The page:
Spring is in the air. The weather is pleasant, flowers are blooming, daylight hours extend past dinner time but then you notice those annoying insects flying around. While it’s probably safe to say we’d all prefer not to be bitten or stung while outside enjoying the weather, let’s talk about some of the most common types of flying insects in our areas so you know what to watch out for.
Asian Tiger Mosquito – These mosquitoes are found in all Florida counties and are the dominate mosquito out this spring due to the warmer weather and increased rain over the past couple of weeks. Ways to reduce breeding spots include eliminating areas of standing water found around the home like emptying birdbaths, pet bowls, and lawn and gardening equipment. This species of mosquito is unique in that it typically feeds during the daylight hours unlike many other species that feed only at dusk and dawn. Like other mosquito species, only females require a blood meal to produce eggs.
Yellow Fly – The Yellow Fly is known as a fierce biter for the prolonged pain, swelling and itching one bite can leave behind. Their yellow bodies have a black stripe with yellow fur and brilliant blue-green eyes with two purple bands. Like the other flies, the female is the inflictor of pain. Peak season lasts from April through June so cover up while outside to avoid being bitten. The good news is that they are notoriously slow. If you think you have a quick hand, you may be able to shoo them away or whack them with a flip flop.
Black Fly – This fly has a wide range of host species including humans, cattle, horses, sheep, goats, poultry and other livestock, wild mammals, and birds. The females are daytime biters that prefer low wind conditions and are not restricted to shaded or humid sites. They usually do not go indoors. You may want to keep a hat handy as this fly likes to swarm around, preferring to land and crawl on the hosts’ head, hair, ears, or any exposed skin.
Deer Fly – They can be nasty creatures because of their bloodsucking behaviors. Males of the species spend their time seeking pollen while the females feed on blood. We’re using the word “feed” rather than “bite” because the female deer fly uses its jaw and sharp parts in its mouth to slice the skin. As the host (AKA victim!) bleeds, the fly uses its sponge-like mouth to soak up the fluid. Its saliva contains an anticoagulant because this pest wants to get as much blood as possible per slice, which means that a person may bleed a bit afterward. The spots can itch and be mildly painful; these symptoms can go up in intensity if the number of bites increases.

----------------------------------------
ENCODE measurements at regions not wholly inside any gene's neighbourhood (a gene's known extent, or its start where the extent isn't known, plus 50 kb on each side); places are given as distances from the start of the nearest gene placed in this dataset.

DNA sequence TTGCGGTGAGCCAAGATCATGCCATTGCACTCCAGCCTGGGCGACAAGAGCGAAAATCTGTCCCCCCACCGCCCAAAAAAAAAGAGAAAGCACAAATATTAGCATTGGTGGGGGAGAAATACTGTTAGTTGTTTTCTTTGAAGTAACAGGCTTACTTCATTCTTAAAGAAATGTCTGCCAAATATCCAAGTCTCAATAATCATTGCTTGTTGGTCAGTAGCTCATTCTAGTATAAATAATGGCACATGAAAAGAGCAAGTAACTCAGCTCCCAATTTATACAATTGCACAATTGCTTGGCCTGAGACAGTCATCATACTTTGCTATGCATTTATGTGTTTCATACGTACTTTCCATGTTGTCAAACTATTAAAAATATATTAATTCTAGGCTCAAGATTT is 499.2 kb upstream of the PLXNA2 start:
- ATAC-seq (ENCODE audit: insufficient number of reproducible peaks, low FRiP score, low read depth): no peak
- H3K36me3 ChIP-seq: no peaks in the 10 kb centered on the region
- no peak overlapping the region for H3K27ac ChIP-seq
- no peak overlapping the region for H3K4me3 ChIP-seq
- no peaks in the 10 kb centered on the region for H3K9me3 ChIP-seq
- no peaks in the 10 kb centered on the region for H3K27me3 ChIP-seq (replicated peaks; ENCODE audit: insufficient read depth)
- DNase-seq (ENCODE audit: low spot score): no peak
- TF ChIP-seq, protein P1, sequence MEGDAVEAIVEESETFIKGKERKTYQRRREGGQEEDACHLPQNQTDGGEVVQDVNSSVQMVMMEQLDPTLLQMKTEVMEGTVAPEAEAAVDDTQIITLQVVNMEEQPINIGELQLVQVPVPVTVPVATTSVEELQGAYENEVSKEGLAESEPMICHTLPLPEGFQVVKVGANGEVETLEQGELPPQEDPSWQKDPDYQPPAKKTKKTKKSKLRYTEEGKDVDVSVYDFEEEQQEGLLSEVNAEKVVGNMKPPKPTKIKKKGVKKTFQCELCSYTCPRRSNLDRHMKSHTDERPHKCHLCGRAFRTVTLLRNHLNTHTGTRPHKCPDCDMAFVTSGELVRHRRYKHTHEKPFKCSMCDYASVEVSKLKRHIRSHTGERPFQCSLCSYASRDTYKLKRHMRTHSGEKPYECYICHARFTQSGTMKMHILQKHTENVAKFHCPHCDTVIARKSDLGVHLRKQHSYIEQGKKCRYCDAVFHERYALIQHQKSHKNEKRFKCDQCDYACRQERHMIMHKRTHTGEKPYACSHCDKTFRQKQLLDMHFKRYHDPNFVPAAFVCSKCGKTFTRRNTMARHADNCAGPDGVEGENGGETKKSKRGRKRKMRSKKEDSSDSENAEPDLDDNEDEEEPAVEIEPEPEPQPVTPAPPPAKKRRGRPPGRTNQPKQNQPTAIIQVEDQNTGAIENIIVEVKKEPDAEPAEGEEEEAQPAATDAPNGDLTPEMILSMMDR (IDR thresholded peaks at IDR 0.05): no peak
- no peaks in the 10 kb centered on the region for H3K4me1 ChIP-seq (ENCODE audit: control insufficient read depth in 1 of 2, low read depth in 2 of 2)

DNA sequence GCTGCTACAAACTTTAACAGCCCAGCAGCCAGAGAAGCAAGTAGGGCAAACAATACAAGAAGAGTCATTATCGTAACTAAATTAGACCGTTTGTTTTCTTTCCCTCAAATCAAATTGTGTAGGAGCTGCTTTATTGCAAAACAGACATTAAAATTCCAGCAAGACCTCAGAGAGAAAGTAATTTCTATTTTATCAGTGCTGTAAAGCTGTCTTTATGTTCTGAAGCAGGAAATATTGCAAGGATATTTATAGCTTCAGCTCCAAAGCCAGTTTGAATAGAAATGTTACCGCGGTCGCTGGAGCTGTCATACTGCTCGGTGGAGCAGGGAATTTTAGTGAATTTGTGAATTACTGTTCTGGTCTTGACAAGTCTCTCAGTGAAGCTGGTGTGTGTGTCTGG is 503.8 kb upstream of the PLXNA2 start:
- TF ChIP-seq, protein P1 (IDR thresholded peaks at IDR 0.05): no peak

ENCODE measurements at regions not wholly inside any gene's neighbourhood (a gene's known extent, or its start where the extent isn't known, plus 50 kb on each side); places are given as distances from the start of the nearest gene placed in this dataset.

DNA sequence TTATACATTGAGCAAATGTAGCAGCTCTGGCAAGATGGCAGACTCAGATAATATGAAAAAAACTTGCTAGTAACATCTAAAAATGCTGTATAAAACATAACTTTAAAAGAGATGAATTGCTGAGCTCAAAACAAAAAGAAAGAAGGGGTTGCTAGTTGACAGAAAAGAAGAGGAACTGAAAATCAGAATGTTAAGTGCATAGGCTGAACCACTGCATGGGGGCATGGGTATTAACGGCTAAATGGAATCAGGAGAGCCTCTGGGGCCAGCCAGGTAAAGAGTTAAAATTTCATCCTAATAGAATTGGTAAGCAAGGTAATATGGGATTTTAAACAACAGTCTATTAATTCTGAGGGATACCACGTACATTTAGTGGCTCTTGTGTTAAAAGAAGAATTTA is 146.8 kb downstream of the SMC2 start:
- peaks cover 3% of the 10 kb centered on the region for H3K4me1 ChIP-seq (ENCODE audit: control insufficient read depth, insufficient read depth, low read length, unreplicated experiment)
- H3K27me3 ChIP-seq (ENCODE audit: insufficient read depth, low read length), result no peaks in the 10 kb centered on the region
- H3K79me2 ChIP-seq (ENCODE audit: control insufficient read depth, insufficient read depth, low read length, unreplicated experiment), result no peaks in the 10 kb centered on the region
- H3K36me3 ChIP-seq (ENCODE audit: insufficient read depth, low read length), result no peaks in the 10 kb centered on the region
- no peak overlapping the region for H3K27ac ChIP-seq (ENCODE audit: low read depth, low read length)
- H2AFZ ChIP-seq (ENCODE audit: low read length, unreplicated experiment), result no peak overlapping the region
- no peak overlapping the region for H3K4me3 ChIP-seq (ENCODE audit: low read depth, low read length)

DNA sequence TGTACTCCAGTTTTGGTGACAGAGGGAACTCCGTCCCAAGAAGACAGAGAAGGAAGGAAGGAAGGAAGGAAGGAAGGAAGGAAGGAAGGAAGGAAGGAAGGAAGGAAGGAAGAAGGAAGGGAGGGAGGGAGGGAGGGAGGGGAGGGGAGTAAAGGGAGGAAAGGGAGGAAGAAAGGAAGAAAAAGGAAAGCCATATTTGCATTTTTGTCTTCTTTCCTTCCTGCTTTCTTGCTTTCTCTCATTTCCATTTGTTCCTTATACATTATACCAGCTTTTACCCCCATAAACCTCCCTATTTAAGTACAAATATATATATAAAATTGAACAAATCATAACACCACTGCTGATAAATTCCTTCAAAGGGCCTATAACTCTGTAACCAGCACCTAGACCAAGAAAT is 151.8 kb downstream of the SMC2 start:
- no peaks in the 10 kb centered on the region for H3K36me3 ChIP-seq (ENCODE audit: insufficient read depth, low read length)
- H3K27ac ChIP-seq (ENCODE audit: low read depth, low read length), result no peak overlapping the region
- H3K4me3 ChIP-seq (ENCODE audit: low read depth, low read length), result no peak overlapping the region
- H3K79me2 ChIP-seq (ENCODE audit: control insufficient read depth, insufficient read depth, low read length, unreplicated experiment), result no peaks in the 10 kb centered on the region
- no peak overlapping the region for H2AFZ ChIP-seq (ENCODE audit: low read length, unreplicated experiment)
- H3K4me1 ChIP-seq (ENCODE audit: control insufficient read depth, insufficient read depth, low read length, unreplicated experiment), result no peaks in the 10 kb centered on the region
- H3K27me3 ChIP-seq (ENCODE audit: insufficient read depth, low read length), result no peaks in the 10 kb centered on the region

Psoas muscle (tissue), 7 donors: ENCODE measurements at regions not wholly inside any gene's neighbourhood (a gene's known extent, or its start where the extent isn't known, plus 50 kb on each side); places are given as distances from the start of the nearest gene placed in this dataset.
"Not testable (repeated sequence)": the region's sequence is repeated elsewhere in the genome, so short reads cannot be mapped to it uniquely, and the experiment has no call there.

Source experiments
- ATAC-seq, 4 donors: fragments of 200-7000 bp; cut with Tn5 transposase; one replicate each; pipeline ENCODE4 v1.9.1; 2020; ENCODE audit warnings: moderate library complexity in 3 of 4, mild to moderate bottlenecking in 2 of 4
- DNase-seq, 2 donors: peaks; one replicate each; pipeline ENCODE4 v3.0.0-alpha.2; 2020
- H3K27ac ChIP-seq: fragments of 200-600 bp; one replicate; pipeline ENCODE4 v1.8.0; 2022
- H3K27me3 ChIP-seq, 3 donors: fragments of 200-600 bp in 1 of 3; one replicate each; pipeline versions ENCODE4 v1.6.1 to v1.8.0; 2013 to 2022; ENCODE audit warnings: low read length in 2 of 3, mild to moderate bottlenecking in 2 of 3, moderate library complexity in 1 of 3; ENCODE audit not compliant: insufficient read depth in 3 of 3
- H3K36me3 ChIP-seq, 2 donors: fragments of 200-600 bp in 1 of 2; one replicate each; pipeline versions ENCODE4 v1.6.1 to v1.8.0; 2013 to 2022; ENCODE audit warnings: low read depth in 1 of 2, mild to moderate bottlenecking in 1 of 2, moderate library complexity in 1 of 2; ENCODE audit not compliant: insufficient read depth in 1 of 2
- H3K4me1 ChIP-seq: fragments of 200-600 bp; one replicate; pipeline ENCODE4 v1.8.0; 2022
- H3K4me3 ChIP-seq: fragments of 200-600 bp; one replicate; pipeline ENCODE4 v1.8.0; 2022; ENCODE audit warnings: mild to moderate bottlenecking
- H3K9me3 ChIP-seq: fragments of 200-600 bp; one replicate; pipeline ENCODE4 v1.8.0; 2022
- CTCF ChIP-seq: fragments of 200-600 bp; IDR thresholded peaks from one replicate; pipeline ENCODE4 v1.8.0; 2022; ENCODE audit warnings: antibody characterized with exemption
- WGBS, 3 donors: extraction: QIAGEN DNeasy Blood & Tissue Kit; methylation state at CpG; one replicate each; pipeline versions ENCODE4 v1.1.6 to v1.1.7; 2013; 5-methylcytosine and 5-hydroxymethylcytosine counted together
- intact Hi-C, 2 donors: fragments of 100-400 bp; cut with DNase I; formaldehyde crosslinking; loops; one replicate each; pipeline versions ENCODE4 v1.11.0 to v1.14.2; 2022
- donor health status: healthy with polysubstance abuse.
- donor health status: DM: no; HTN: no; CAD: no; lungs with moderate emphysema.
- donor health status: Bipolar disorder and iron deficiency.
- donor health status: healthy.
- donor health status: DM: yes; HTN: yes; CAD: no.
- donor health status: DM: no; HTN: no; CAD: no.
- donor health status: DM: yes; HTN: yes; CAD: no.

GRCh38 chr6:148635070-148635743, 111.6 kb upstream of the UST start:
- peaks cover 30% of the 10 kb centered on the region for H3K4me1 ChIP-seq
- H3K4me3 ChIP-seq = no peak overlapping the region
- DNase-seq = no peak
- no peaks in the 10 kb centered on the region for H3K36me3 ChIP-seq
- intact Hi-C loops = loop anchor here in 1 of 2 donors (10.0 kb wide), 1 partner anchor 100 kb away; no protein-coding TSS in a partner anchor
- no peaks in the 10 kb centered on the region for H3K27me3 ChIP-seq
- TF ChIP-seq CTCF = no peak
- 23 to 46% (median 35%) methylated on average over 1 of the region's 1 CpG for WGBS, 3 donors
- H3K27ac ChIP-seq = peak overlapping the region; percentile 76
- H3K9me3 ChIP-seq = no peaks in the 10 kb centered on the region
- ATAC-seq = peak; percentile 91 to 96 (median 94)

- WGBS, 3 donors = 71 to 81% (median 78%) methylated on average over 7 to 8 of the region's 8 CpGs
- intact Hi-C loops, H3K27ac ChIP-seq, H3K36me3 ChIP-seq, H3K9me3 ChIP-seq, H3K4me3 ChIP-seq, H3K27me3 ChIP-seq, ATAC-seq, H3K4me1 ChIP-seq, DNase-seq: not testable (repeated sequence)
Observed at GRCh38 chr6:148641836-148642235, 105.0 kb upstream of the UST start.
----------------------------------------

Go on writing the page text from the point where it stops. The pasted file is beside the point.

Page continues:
Biting Midge: Also called “No-see-ums,” these insects are often found in mud, sand, and other moist debris surrounding the edges of ponds, springs, lakes, and creeks. The warm summer months bring the highest levels of activity from adult midges of this species. Dusk and dawn are the peak feeding times, and they prefer to have little to no wind. Only adult females bite as they feed on blood using their rasping mouthparts. Ouch! The male midges feed on nectar.
At Turner Pest Control, we do not provide control services for honeybees, which have an essential role in the health of the ecosystem in Florida and throughout the country.
We do provide expert services to solve any issues you may have with wasps, other types of bees, and stinging insects on your property.
Cicada killer: This is a solitary wasp, operating solo. Yet, colonies of these wasps will nest together, with each pregnant female digging her own hole. They place an egg in the hole, along with a cicada that they’ve paralyzed for their offspring’s food. A similar species uses flies for that purpose. These wasps are black with pale yellow markings on their abdomen.
Paper wasp: These wasps are aggressive and sting people, often when they’re cleaning out wasps’ nests or trimming shrubs. This variety includes wasps that are yellow with brown markings, as well as black ones with yellow or red markings.
Africanized honeybee: This type of bee, unfortunately, can be quite aggressive. They can be especially dangerous to young people, those with disabilities, and elderly people—anyone, really, who may not be able to escape quickly. They like to nest near people, which can make matters worse, and they can be antagonized quite easily.
Yellow jackets: Both the eastern and southern varieties can also get agitated all too easily, and they can repeatedly sting. These are the bees often found near trash cans and dumpsters, the tops of soda cans, and so forth. A small benefit is that they eat insects that can damage your landscaping, whether that benefit outweighs the sting risk is a personal preference.
For your safety, let the experienced team at Turner Pest Control take care of your pest problems. You can schedule a free inspection online or call our team at 800-225-5305.